There are several methods to customize SharePoint. Developers have the option of creating new cloud applications for SharePoint or maintaining legacy full trust code. Coupled with the complexity many organizations have in terms of managing SharePoint customizations across Office 365 and on-premises implementations, developers and solution architects will need to understand how to adjust application lifecycle management (ALM) techniques to support and deploy quality solutions. This series of blog posts will focus on the establishment of development, testing and deployment best practices for on-prem and cloud applications and solutions. This will also include concepts such as continuous integration, release management and automated testing.
If you think that you’ve read this introduction before, that’s true, it’s the description of my session at the upcoming SharePoint Conference:
While working with my co-presenter, Eric Charran (Microsoft), on the session content & demos, I’ve decided to put together a series of posts to cover the same topic in more depth while focusing on the How aspect.
- Introduction –> You are here!
- Infrastructure Overview
- The Development Environment(s)
- The ALM Platform(s)
- The Testing Environment(s)
- Automated Build & Deployment for Full-Trust & Sandboxed Solutions
- Automated Build & Deployment for SharePoint-hosted & Autohosted Apps
- Automated Build & Deployment for Provider-hosted Apps (Azure-hosted)
- Automated Build, Deployment & Testing for Full-Trust & Sandboxed Solutions
- Automated Build, Deployment & Testing for Apps
- Release Management Overview
- Release Management for Full-Trust & Sandboxed Solutions
- Release Management for Apps
The article applies common application lifecycle management (ALM) concepts and practices to application development using SharePoint & Office 365 technologies. This series is intended to complement the MSDN article by providing the “How” aspect of doing things. In fact, I’ll be referring to the article in almost every post instead of explaining the theory behind each task / exercise (I’m not a fan of reinventing the wheel).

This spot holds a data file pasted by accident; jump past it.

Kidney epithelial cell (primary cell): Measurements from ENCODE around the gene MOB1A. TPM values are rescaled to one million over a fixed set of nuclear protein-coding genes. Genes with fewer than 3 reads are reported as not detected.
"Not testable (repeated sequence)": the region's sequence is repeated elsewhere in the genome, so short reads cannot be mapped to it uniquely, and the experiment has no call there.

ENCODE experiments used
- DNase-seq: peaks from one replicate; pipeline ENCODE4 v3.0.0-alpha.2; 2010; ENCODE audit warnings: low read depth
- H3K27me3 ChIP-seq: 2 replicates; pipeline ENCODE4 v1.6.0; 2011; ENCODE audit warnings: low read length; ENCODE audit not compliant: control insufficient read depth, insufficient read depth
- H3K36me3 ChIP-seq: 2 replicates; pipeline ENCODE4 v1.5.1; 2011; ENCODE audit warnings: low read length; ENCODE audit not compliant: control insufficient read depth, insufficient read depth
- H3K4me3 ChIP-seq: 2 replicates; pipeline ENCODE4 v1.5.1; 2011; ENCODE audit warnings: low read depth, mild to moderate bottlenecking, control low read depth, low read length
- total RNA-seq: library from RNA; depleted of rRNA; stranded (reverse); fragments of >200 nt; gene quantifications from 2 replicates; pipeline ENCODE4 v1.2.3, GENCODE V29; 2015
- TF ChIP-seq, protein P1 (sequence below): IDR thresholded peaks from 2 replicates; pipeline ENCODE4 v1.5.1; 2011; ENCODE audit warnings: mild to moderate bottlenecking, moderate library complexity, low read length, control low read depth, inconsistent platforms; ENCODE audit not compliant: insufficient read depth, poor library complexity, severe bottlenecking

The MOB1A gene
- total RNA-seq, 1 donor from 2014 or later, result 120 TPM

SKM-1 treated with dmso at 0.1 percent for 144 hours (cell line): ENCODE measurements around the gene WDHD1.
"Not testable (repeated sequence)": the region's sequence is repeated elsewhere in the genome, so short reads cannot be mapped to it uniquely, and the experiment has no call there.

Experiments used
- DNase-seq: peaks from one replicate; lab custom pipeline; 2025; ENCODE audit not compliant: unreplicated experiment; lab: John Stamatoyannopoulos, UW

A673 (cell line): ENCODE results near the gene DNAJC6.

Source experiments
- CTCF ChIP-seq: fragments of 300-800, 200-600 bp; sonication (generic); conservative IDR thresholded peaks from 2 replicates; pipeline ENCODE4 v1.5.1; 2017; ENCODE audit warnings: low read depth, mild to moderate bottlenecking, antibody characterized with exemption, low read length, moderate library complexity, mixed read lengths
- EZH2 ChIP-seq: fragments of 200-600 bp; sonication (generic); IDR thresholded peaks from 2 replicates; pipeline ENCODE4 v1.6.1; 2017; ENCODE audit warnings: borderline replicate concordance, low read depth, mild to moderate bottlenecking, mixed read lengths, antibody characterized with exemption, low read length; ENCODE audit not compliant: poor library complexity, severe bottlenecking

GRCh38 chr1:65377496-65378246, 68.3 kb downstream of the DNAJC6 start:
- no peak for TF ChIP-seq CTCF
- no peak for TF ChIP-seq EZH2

One thing to note here is that the series is intended to be educational, the lab environment setup (will be covered in the next post) was done in a way that enables you to easily follow along, focus on what we want to achieve without spending too much time focusing on the infrastructure & security side of things. I’ve also broken some rules that are highly recommended to follow in production environments; you will find me ignoring the least privilege accounts principles and using the domain administrator account for setting up almost everything in SharePoint & Team Foundation Server (including all its components), you will also find me combining many services on one virtual machine. This is OK for educational purposes.
However, I’ll be giving you some guidance from time to time on how to setup a real-life Application Lifecycle Environment for SharePoint 2013 & Office 365 SharePoint Online. I’ll also provide you with some links for some of the best resources out there on the internet that can help you on installing & configuring the components needed for building a comprehensive ALM environment for SharePoint 2013 & Office 365. This means that you can still follow along in case you are willing to implement a real-life ALM environment.
Another thing also to note here is that I’ll be explaining how to apply the ALM practices using Team Foundation Server 2013 (on-prem), Visual Studio Online (The cloud offering of TFS) and a hybrid approach. So if you don’t have enough infrastructure or you’re a cloud fan, you can still follow along and choose the option that best suits you.
While you’re waiting for the next post, I’d like to leave you with the following small exercises:
Exercise 2 (Optional)
If you are not familiar with the new development options in SharePoint 2013, please refer to the following articles :